Required Courses

The first year course schedule is designed to build organically on your growing knowledge over the course of the academic year. The seven core courses are:

  • Ethical Lawyering in a Global Community
  • Legal Process
  • State and Citizen: Canadian Public and Constitutional Law
  • Torts
  • Contracts
  • Criminal Law
  • Property Law

 

First Year Schedule

 Fall Term

   Week 1:

  • Ethical Lawyering in a Global Community
  • First Year Orientation

   Weeks 2-14:

  • Legal Process
  • State and Citizen
  • Torts
  • Contracts
  • Criminal Law

 Winter Term

   Weeks 1-2:

  • Ethical Lawyering in a Global Community

 

   Weeks 3-14

  • Legal Process
  • State and Citizen
  • Property Law
  • Perspective Option

Current sessional dates, including reading weeks and statutory holidays, can be found here.

 

Course Descriptions

Ethical Lawyering in a Global Community

This course integrates legal ethics and professionalism with an introduction to the international, comparative, and transnational dimensions of contemporary Canadian law and lawyering.  It is delivered in two segments, commencing with one week at the start of the fall semester, and concluding with a two-week intensive at the beginning of the winter semester.   

 

Full Year Courses

Legal Process

This full-year course deals with processes and skills related to the resolution of civil disputes.  It includes an introduction to the theory and practice of negotiation and mediation, along with the goals and procedural mechanisms involved with the court process. Legal Process is a skills-oriented course in which legal research and writing is taught through case studies and exercises that draw on the law and practice of dispute resolution.  Students learn how to conduct legal research and how to utilize and communicate their findings in a variety of written and oral forms.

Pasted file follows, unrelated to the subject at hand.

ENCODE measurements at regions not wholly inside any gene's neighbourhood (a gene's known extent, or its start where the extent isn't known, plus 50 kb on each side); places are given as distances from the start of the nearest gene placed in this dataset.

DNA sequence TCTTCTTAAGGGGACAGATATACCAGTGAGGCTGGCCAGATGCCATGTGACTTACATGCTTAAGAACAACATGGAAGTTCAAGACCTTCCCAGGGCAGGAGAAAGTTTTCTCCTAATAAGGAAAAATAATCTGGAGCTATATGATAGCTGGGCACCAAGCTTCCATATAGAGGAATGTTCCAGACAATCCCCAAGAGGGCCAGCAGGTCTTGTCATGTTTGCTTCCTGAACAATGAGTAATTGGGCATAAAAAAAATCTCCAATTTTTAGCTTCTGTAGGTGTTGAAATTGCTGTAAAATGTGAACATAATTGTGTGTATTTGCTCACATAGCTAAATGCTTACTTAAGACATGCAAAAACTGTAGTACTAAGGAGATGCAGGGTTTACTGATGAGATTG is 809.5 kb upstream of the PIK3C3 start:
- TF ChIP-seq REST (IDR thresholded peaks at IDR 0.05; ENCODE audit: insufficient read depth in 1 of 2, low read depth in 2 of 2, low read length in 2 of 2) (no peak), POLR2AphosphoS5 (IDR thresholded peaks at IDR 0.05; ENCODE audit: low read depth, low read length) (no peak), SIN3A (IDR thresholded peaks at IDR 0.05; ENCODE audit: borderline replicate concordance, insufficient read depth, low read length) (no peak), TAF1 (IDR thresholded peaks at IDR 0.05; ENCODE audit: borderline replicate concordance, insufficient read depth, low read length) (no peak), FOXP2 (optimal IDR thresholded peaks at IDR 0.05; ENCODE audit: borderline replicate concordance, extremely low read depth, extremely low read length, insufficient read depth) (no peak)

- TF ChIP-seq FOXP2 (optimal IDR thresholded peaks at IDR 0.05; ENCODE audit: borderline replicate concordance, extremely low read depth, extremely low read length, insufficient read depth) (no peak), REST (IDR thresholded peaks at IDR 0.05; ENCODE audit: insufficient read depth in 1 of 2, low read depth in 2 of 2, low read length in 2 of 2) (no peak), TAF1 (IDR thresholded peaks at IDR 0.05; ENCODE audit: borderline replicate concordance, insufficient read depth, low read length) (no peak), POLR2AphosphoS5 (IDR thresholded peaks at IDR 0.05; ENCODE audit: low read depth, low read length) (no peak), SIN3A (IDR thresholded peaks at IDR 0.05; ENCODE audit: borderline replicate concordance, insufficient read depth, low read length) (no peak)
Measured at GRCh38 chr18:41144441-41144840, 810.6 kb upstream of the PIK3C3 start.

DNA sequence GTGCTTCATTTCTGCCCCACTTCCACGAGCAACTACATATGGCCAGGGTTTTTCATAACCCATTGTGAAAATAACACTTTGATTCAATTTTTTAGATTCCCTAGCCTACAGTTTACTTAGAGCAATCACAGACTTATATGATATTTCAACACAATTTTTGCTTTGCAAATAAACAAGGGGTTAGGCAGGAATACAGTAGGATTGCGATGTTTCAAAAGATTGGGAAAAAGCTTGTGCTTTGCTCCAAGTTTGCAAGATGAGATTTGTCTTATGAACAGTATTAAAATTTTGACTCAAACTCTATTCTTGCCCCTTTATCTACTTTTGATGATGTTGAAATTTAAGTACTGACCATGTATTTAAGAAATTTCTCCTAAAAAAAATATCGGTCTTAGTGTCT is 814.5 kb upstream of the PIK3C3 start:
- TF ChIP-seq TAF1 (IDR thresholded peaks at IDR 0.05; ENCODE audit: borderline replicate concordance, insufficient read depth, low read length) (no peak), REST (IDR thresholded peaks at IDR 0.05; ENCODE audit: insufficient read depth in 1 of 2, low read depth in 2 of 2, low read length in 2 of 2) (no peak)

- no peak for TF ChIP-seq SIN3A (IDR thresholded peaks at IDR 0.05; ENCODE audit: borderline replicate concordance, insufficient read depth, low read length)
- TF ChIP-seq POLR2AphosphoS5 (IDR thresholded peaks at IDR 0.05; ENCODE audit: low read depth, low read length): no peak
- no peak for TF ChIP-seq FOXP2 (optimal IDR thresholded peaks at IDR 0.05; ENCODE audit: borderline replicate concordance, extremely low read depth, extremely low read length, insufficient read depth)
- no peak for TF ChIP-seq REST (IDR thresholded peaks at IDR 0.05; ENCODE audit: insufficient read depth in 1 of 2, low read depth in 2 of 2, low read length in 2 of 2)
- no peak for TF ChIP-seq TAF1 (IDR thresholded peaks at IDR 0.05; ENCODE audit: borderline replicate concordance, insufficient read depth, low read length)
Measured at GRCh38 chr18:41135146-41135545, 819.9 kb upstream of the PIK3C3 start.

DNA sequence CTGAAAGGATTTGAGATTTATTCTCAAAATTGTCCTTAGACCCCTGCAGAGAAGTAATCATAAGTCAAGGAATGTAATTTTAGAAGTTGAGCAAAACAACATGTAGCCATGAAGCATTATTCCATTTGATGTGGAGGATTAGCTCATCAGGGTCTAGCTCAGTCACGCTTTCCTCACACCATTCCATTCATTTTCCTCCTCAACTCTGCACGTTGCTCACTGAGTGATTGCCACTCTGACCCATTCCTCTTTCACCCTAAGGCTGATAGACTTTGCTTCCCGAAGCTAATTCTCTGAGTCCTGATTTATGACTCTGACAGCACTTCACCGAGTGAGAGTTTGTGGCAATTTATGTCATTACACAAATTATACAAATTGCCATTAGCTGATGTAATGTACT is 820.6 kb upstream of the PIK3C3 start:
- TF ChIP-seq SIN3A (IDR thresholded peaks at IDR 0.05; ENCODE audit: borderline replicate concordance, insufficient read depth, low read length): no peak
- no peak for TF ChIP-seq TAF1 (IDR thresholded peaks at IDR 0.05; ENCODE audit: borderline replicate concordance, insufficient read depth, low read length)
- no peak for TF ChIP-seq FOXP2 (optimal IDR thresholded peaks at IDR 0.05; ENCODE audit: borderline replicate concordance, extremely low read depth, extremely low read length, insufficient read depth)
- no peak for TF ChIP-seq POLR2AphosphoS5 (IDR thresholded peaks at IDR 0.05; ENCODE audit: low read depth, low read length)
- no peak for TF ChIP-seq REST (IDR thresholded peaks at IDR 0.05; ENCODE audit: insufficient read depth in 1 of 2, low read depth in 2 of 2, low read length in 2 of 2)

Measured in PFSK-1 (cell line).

State and Citizen: Canadian Public and Constitutional Law

This full-year course addresses the relationship between the state, the individual, and communities.  How does law shape these relationships, and how do these relationships create or shape law?  The course introduces students to basic architecture of the Canadian legal system including the processes by which statutes and regulations come into being; the principle of the rule of law; the role of the judiciary and judicial review of legislation and government actions; statutory interpretation; the creation and amendment of the Constitution; the division of powers in a federal system of government; the relationship and roles of different branches of government; the relationship between Aboriginal peoples/nations and the Canadian state; and the entrenchment of rights in the Canadian Charter of Rights and Freedoms.

 

Single Semester Courses

Torts

The law of torts is primarily concerned with compensation for injury or loss caused by another person’s fault.  Students study torts in the fall term.

Contracts

This is an introductory survey of the law relating to the judicial enforcement of promises.  Of primary concern are the problems associated with the formation and enforcement of commercial and consumer transactions such as agreements to buy and sell goods or supply services.  Contract law is taught in the fall term.

Criminal Law

This course examines the general principles of liability under the criminal law and various procedural matters relating to the trial of an accused person.  It provides a general introduction to the criminal process and notions of criminal procedure, evidence and sentencing.  Students study criminal law in the fall term.

Property Law

Students are introduced to the basic principles of property law in a context that permits a critical examination of law.  Students develop an understanding of the unique historical role that property law has played in the development of our legal and economic systems.  Property law is taught in the winter term.